Pedestrian Safety Guide and Countermeasure Selection System


Bicycle lane placed between curb and transit stop platform, Seattle, Washington Source: Michael Hintze, Toole Design Group

Bike lane provides a buffer for pedestrians.




Bicycle Lanes

Bicycle facilities provide a shared or exclusive space to indicate where bicyclists can predictably travel along streets. Shared bicycle and motor vehicle travel lanes, as well as bicycle lanes, are typically designated by striping, symbols, and/or signage. Physically separated facilities such as cycle tracks (facilities for bicycle use only) or a shared use path for pedestrians and bicyclists are a great way to encourage more bicycling and often follow former railroad rights-of-way or may be desirable as sidepaths along high-speed, high-volume roads. Design and countermeasure details for bicyclist travel are provided in the AASHTO Bicycle Design Guide,1 the BIKESAFE Guide,2 the FHWA MUTCD,3 and the NACTO Guide.4


Designing streets for bicycle use helps create a more predictable traffic environment by reducing conflicts between all modes of travel, whether the conflict is between bicyclists and motor vehicles or pedestrians and bicyclists. Dedicated bicycle facilities (e.g. bicycle lanes) on the roadway also help provide a buffer between pedestrians and motor vehicle traffic, encourage lower motor vehicle speeds, and reduce pedestrian exposure to motor vehicles at crossings.


• Sidewalks may be appropriate for low-speed (less than 5 mph) bicyclists such as children while providing on-street bicycle facilities such as bike lanes may encourage higher speed bicyclists to not ride on sidewalks, thus reducing conflicts between pedestrians and bicyclists on sidewalks.
• Marked crosswalks should be extended across the bicycle lanes to let bicyclists know they must yield to pedestrians. Dashed bicycle lane markings may be continued through intersections or across turning lanes to indicate to drivers that vehicles must cross bicyclists’ path.
• When designing facilities such as contra-flow bicycle lanes and cycle tracks, consideration should be given to alert pedestrians and motorists of where to expect bicyclists.
• When a cycle track is located on the same side of the road as transit stops, cycle tracks may be routed behind the stop; pedestrian waiting areas should be provided between the cycle track and the roadway; and crosswalks should be installed across the cycle track to reduce conflicts between bicyclist and pedestrians accessing the transit stop.
• For off-street facilities such as shared use paths and sidepaths all users should be encouraged to stay right. An exception may be paths along waterways or other features that draw pedestrians-in such cases markings and/or signage may be used to indicate pedestrians to stay on the side of the path closest to the attraction to reduce conflicts associated with pedestrians crossing the pathway.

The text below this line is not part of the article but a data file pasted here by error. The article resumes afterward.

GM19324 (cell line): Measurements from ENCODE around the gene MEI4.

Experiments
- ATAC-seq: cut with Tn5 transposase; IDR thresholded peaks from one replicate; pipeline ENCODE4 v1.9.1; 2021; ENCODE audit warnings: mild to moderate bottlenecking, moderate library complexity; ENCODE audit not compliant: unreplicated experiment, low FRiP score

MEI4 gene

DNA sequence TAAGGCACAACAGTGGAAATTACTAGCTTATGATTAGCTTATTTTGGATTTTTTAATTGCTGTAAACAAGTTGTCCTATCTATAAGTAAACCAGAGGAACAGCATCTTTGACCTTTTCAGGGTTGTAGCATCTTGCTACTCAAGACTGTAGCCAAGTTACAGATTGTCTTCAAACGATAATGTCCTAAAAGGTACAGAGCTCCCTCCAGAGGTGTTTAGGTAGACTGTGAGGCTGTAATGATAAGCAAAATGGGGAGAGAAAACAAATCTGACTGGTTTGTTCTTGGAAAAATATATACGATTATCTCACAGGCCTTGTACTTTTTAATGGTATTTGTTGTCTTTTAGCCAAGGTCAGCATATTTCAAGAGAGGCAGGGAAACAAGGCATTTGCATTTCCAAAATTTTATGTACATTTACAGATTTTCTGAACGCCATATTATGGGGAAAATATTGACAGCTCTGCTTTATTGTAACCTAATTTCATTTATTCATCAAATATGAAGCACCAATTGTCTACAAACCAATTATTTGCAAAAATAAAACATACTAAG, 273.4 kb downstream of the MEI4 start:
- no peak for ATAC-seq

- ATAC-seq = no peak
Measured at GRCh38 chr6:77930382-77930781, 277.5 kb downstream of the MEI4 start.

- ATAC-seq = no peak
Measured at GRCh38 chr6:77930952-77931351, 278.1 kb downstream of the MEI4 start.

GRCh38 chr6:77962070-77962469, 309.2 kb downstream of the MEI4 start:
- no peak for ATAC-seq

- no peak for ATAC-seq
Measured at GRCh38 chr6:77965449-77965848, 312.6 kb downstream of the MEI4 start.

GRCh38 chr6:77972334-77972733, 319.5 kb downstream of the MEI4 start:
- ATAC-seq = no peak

• Placing the bicycle facility between the curb and bus stop waiting area, and providing clear messaging to for pedestrian crossings (e.g. marked crosswalks and pedestrian crossing warning signs) reduces conflicts between bicycles and pedestrians and improves transit operations.

Estimated Cost

The cost of installing bicycle facilities depends on the type and scope of a project, whether it be restriping, resurfacing, or reconstruction. The cost of striping a bike lane and markings on existing shoulders costs approximately $1,000-11,000 per mile. Retrofitting bicycle lanes by restriping pavement markings, using techniques such as lane diets or road diets (See Countermeasures 9. Roadway Narrowing, or 10. Lane Reduction for more information) can range from approximately $5,000 to $50,000 per mile, depending on the condition of the pavement; the need to eradicate and install new pavement markings, adjust signal timing, and add bicycle signal heads; as well as other site-specific factors.

Moving curb lines to create bicycle lanes or cycle tracks can be much more expensive then restriping. If shoulders must be added, the cost can be approximately $150,000-500,000 per mile (for both shoulders). Many times there are opportunities to “piggy-back” bicycle facility projects with resurfacing or reconstruction projects in order to optimize funds; bicycle lanes should be considered for all projects, especially during street reconstruction, street resurfacing, or during new developments.

Case Studies

Allegheny County, PA
Tempe, AZ
University Place, WA
Arlington County, VA
Cleveland Heights, Ohio
New York, New York
Tampa, Florida
Seattle, Washington